“A good poet,” Randall Jarrell declared, “is someone who manages, in a lifetime of standing out in thunderstorms, to be struck by lightning five or six times; a dozen or two dozen times and he is great.” This definition occurs in his essay “Reflections on Wallace Stevens,” a poet Jarrell greatly appreciated without thinking his every word was gold. That seems a sensible reminder whenever we go loosely throwing around phrases like “great poet.” As anyone who has attempted to read all of Shakespeare’s sonnets knows, the famous few gems are famous for good reason, yet many others are merely OK, with a few lovely lines probably, but otherwise forgettable. Some are even dull, hackneyed, labored. Even Homer nods, as Horace famously observed. I admit I am perversely pleased to catch one of the immortals napping, as when Wordsworth pauses in “The Thorn” to take out his tape measure and calculate the dimensions of “a little muddy pond”: I’ve measured it from side to side; ‘Tis three feet long, and two feet wide. That Wordsworth, assuredly a great poet if anyone is, was capable of such earnest flat-footedness gives me hope. As it happens, this passage was too much for his friend Coleridge, who protested that it was one of several “sudden and unpleasant sinkings” in the quality of the verse. Wordsworth then revised the lines as follows: Though of compass small, and bare To thirsty suns and parching air —which is certainly better, but even as revised the lines aren’t likely to appear in any collection of Notable Quotations. Stanley Kunitz could be a very strong poet indeed, and I cherish a few of his poems. But I admit I’ve never been able to get past one metaphor in his otherwise powerful “Father and Son.” Son is chasing father through a dreamy, mythic landscape, and the scene is described as follows: Raced through the sleeping country where I was young, The silence unrolling before me as I came, The night nailed like an orange to my brow. That final line strikes me as flat-out horrid. It makes little sense either as metaphor or in context of the rest of the poem, which is otherwise rich with quite explicable natural imagery, including sunlight, turtles, lilies, ponds, birds, and ripe plums. I suppose one could argue that the night nailed to one’s brow is a suitably violent image for an overpowering and dark emotion. But “like an orange” as a metaphor within that metaphor is not even close to the best way to express it. I find it unintentionally silly. I once read an interview in which Kunitz was asked about the oddity of this particular line, and as I recall his answer struck me as gibberish. For whatever stubborn personal reasons, he just loved the line. But that hardly makes it good. Nor does it mean that Kunitz wasn’t an able poet. As Randall Jarrell noted in his essay on Whitman, every great poet has written enough bad lines to scare away anyone. Robert Frost remarked that it was his ambition to “lodge” a few poems where they would be hard to get rid of. He has been gone long enough for us to be fairly certain that he succeeded. Poems like “The Road Not Taken,” “Birches,” “Stopping By Woods on a Snowy Evening” and a few others have indeed lodged themselves pretty firmly in our national consciousness. Likewise, when we page through the collected works of any notable poet, whether it be Whitman or Elizabeth Bishop, we will typically love, and remember, a handful of favorites. Others we may enjoy or at least appreciate as shedding light on the shiniest gems; and some we may just dislike. A handful of memorable poems may not seem like much, but Frost knew it was more than all but the greatest poets achieve. This situation seems utterly normal. And it works at the level of eras as well as for single books. What we call “the canon,” that ever-evolving, loosely defined collection of literary works that we collectively deem important, typically follows Jarrell’s definition. Time invariably sifts out a few classics from among the crowd of famous poets in each era. Lightning only strikes a few of the thousands of new books that appear each year, decade, or century. As for greatness, I would say that the jury’s still out on Kunitz. I like his poetry, but he simply hasn’t been dead long enough for his reputation to clarify. Will he endure as “major”? Only time will tell, as it always does. So let’s take a look at Emily Dickinson, then. Well over a century after her death, her reputation seems secure. The ten or twenty of her poems that routinely appear in anthologies and classroom discussions, that are sometimes quoted on Twitter or even Hollywood movies, are more than most poets get or deserve. By common consent, she is a truly important poet, and I concur with that evaluation. But while there are some excellent poems that for some reason don’t show up in anthologies, truth is her collected poems contain many that aren’t so wonderful. A great many are opaque, some seem frivolous, some sentimental or overwrought, and others just not too memorable. Scholarly investigations have determined that what we have in her collected poems is a real grab-bag. There are poems that were included in letters, some that accompanied gifts, others that seem to be mere rough drafts or fragments, and so forth. Many remain baffling without context. In a graduate class once I was struggling to make sense of her poem that begins as follows: Alone and in a Circumstance Reluctant to be told A spider on my reticence Assiduously crawled And so much more at Home than I Immediately grew I felt myself a visitor And hurriedly withdrew From there the poem gets more and more difficult, with metaphors of prison and lawsuits and court trials. What about that spider? Finally I just threw up my hands in confusion. Then the professor remarked that of course this poem describes Dickinson visiting the privy, with the “reticence” referring to the poet’s naked backside. Discovering a spider crawling there, naturally she “hurriedly withdrew.” The larger questions of lawfulness, ownership, and Home then started to make more sense. Not only that, but I realized anew how witty Dickinson can be. Frankly I love the idea of her referring to her naked ass as “my reticence.” But it’s also true that I never would have figured the poem out on my own. Nor would I argue that it’s one of her best, in part because it’s reticent to the point of cryptic. As more than a few of hers are. So where does all this sifting and evaluating leave us mere mortals—we who are not in all the anthologies, and thus unlikely even to be considered “minor” once Time does its relentless work? Well, it’s always possible—perhaps likely?— that among us walk one or three future Dickinsons. That is, poets largely neglected in their lifetimes who later come to be considered giants. History can provide striking examples of late or posthumous fame, it’s true. But let’s be honest. Chances are that you and I are not such poets, outside of our daydreams. Furthermore, there’s not much we can do about it, since history also tells that even the most heavily promoted and honored poets of any era can be utterly forgotten by readers of the future. Readers in every age have proven to be notoriously bad at predicting which poems of the moment the future will deem great. If you doubt this, take a look at the list of winners of the Pulitzer Prize for poetry, for just one example. Ah, Leonora Speyer (1927), George Dillon (1932), Audrey Wurdemann (1935), and Leonard Bacon (1941), we hardly knew ye! Each of these poets was once judged to have written the best book of the year, yet only a few decades later not only are those works not considered masterpieces, but each poet has been largely forgotten. Such facts might seem disheartening, but I see things differently. Since any decision about our own “greatness” is not up to us and none of us will live to know what future readers think, my conclusion is that it’s pointless to devote much energy to worrying about such matters now. And that feels less like resignation than liberation. What interests me more is the here and now, where at least some things fall under my control. For if Jarrell was right about Stevens, as I think he was, I’d say that the same principle applies to any life spent devoted to writing poems. We write and write and only a few poems fork much lightning, to steal one of Dylan Thomas’s phrases. Obviously, this can be discouraging. And even our best poems, unfortunately, may not be masterpieces except in daydream. Still, there remains some unconquerable desire to create, to make something out of language that is artful, true, beautiful. Anyone who has done it for a while knows that the quest itself becomes addictive. And for me, at least, it assumes value entirely apart from all those bothersome notions of genius, reputation, and reward. Not only apart from, but in a real sense antithetical to. I stand out in my own personal field hoping to be struck by lightning not because I am convinced I am the next Dickinson or Stevens but because I deeply appreciate the process. Standing out in the field is itself fascinating and often fulfilling—why else would I spend so much time on something so challenging? The process continually teaches me things about myself, about the world, about my friends and family, and about this art that I love. The bolts of lighting that occasionally strike are unpredictable and perhaps minor-league, but believe me, even a small jolt is one you feel in your bones. I cannot call down the lightning on cue (even Shakespeare couldn’t do that), but I can recognize it when it happens. Which in turn teaches me something, and, I hope and believe, increases the chance of another bolt hitting me sooner rather than later. That’s really what it’s all about, why it’s worth putting up with the cold, the muddy shoes and rain-soaked clothing. I know of no other way to call down the lightning but by inviting it via repeated exposure. (OK, I’ll let the lightning metaphor go now, having probably pushed it to its breaking point.) As I round out my fifth decade of writing poetry (first poem, age sixteen), naturally I wonder occasionally if all that effort has been “worth it.” I have a whole bookcase bursting with the journals I’ve been filling since 1975—ninety so far. Poems I considered “finished” enough to type up and file in a folder currently number about two thousand— slightly ahead of Dickinson’s lifetime total. (These occupy several file drawers as well as computer memory.) And I literally have no idea how many thousands of scraps, drafts, revisions, and other such efforts I have thrown away or forgotten over the past forty-some years. The truth is that in the normal course of things, I’ve spent most of my writing time failing to write poems of significance or memorability—even to myself. So have you, if you’re mortal. The poems I am proud of and have published are a tiny crew indeed as compared to all the ones I’ve labored over. Which brings us back to Jarrell’s comment about how even great poets write a lot of bad poems. For any poet the mediocre efforts far outnumber the dazzlers. I would go so far as to say that such is the lot of anyone who devotes a life to creative work, perhaps even any skilled activity. It’s frequently been pointed out for baseball players that if your lifetime batting average is thirty percent, you’re a legend. If it rises toward fifty, you’re an immortal. Stevens’s lightning metaphor essentially says a similar thing about poets. The real question buried within “has it been worth it?” has to do with what “it” is. What feels very much like abject failure when you’re engaged in it can seem, from another perspective, not only normal, but essential. I am not merely arguing that practice makes perfect, though that is certainly true. Malcolm Gladwell’s ten-thousand hours—his estimate of how long anyone must practice before getting truly expert at a skilled activity—makes intuitive sense to me. But rather than insisting on relentless practice as the only route to success, I am suggesting that “success” in the usual sense need not be the goal. And so-called failures, which are the inevitable result of relentless practice, have merit in themselves. They aren’t simply necessary steps toward success, though they are that as well. When rightly considered such messing around with language brings all sorts of benefits, including the pleasures of surprise. Occasionally it can even be life-changing. In his 1926 book The Story of Philosophy, Will Durant summarized one of Aristotle’s ideas as follows: “We are what we repeatedly do. Excellence, then, is not an act, but a habit.” I love that. Now that I have been writing poetry with some degree of obsession for half a century, I have realized that this habit is my way of engaging with something essential. It’s not the only way, but it seems to be my main way. Writing poems forms a crucial part of my self-conception and my way of living in this world. I strongly suspect I would continue writing even if I could not publish. I believe this in part because what I’ve published is the tiniest fraction of what I have written. And I have not infrequently found myself sweating over poems that, even at the time, I knew I was unlikely ever to publish. Why? Well, it’s not because I’m under the delusion that everything I write is golden. But neither is gold always my aim. I’ve heard poets whom I admire insist that every time they sit down to write a poem, they are shooting for the stars. What’s the point of doing such a difficult thing if you aren’t seriously reaching for greatness? So goes this line of thinking: let’s call it the Heroic model of creativity. Such heroes may grudgingly admit that at some level even Picasso or Shakespeare must have known that their every sketch or metaphor could not be earth-shaking. But according to this argument, the ambition always to reach for greatness is nonetheless necessary to have any chance at achieving it. Furthermore, anything less cheapens the art and is a surrender to mediocrity. When young I might have subscribed to such notions, but the older I get the less satisfying I find the assumptions behind them, and the less they describe my own practice. For one thing, I am skeptical when poets tell me that they are always striving for masterpieces. Really? Looking at the poems some Heroic poets have published, I see, amid the ambitious works, a suspiciously large number that hardly reach for the stars. And what’s wrong with writing a few bagatelles? A lusty limerick or silly parody never hurt anyone. What’s the harm, if you’re T.S. Eliot, in turning from the lofty philosophical meditations of “The Four Quartets” to amuse some children you know with a bunch of quirky poems about cats? For another thing, bundled into the Heroic ideal is the assumption that a poem failing to achieve greatness is a failure, period. That just seems pointless as well as reductive. Pointless because as noted above the verdict of greatness can only be bestowed by the future. And reductive because especially when dealing with matters of art any either/or choice is reductive. Isn’t it obvious that there are many good reasons to write a poem, including but not limited to composing an immortal classic? While I admit I’ve aimed at greatness myself often enough, I no longer think that big, profound, or otherwise ambitious poems are the only worthy goal. Poetry has many purposes. Some poems are composed for purely private reasons, with little thought to reaching an audience. Nothing wrong with that. Others are written to amuse, to practice elements of craft, to capture memories or record experiences on the fly, or any number of other perfectly acceptable reasons. Some poems can be part of a religious or meditative practice. Others get written to commemorate a death or a significant event such as a wedding—and as such may not even aim at originality, just honesty and clarity. That hardly makes them worthless. At times poems may be private jokes, or epistles addressed not to the ages but to a single reader. More than a few lovers have been lured to bed by bad poetry. So if you think about it, such poems are the opposite of failures, given that they succeeded in achieving their goal. My long-term obsession with poetry and writing poems has brought me many benefits, tangible and otherwise. High on the list is my membership in the community of poets, which is a subset of the community of artists, which is a subset of the community of creators in the broadest sense. Which is pretty much everyone who is in touch with their better angels, I would say. I don’t mean to elevate poets above other people. My observation has been that there are many routes into this essential realm as I’m conceiving it—anyone with a passion for creation and a desire to share it can find their way there. The urge to create seems a universal human impulse. Cooks, painters, musicians, cabinetmakers, quilters, dancers—almost anyone can become some form of “maker,” to use the ancient Greek translation for “poet.” In other words, poetry has been my particular entree into this essential world, but the world itself remains almost limitless. It may be a minority taste, but poetry has led me into many friendships and contact with similarly driven oddballs. We generally can spot each other a mile away. Not every poet writes the way I do, or as much as I do—but if you have the fire in your belly I consider you my kin. There’s a good chance we could become friends. It can at times be a fractious subset of the larger creative community, and we all may not be in agreement on many fundamentals of the art. But even when I am discouraged by my own poems, I am still in love with the art and hungry to be around others similarly smitten. My thousands of poems, completed or not, successes or failures—constitute my passport into this essential community. In this regard I’ve often felt like Kerouac’s narrator in On the Road chasing after Dean Moriarty (Neal Casasdy) and Carlo Marx (Allen Ginsberg): . . . I shambled after as I've been doing all my life after people who interest me, because the only people for me are the mad ones, the ones who are mad to live, mad to talk, mad to be saved, desirous of everything at the same time, the ones who never yawn or say a commonplace thing, but burn, burn, burn like fabulous yellow roman candles exploding like spiders across the stars. Waiting for lightning to strike or watching fabulous roman candles exploding, I feel more alive when I am in regular touch with this community.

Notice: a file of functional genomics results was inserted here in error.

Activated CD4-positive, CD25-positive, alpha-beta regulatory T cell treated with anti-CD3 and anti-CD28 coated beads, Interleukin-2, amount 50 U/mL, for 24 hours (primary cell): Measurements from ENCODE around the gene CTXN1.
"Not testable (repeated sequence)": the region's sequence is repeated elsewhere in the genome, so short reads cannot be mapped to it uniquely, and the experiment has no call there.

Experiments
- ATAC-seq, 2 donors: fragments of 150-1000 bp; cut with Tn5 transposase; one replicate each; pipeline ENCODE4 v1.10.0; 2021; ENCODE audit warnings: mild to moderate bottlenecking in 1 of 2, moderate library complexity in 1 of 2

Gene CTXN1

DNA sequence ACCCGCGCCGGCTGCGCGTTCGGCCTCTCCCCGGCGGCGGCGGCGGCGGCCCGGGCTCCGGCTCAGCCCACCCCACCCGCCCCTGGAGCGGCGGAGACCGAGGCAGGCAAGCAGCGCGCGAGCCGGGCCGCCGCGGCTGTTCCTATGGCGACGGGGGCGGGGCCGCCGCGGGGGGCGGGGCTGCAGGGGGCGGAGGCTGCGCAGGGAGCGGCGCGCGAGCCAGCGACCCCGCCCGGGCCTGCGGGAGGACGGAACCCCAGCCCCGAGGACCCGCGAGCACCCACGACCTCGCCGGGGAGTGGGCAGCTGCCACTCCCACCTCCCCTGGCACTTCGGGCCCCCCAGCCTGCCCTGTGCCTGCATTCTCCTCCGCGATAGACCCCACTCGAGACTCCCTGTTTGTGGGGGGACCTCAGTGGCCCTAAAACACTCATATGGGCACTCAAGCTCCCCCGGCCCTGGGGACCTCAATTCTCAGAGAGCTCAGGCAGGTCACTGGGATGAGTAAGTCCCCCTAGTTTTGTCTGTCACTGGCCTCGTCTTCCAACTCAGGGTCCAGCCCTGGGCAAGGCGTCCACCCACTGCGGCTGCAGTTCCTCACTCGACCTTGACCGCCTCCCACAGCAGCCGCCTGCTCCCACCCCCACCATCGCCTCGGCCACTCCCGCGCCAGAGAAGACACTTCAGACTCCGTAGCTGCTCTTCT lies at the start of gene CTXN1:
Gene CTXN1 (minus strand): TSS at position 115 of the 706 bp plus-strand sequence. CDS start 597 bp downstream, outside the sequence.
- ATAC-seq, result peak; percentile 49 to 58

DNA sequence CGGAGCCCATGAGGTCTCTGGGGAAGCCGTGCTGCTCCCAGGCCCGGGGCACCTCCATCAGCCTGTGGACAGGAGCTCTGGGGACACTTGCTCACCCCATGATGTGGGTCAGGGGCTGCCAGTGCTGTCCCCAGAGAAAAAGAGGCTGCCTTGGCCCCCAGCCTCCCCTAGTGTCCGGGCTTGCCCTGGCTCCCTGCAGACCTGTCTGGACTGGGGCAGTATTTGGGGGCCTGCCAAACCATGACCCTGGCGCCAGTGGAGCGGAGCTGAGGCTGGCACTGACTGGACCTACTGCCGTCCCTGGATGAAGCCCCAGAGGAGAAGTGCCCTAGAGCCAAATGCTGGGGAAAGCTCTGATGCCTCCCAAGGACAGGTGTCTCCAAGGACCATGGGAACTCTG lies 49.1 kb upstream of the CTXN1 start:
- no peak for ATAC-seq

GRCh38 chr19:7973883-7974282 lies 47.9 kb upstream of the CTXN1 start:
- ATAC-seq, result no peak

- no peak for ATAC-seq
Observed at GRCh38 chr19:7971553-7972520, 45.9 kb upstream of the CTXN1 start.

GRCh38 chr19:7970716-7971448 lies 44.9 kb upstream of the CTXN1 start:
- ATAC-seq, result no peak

© 2020 David Graham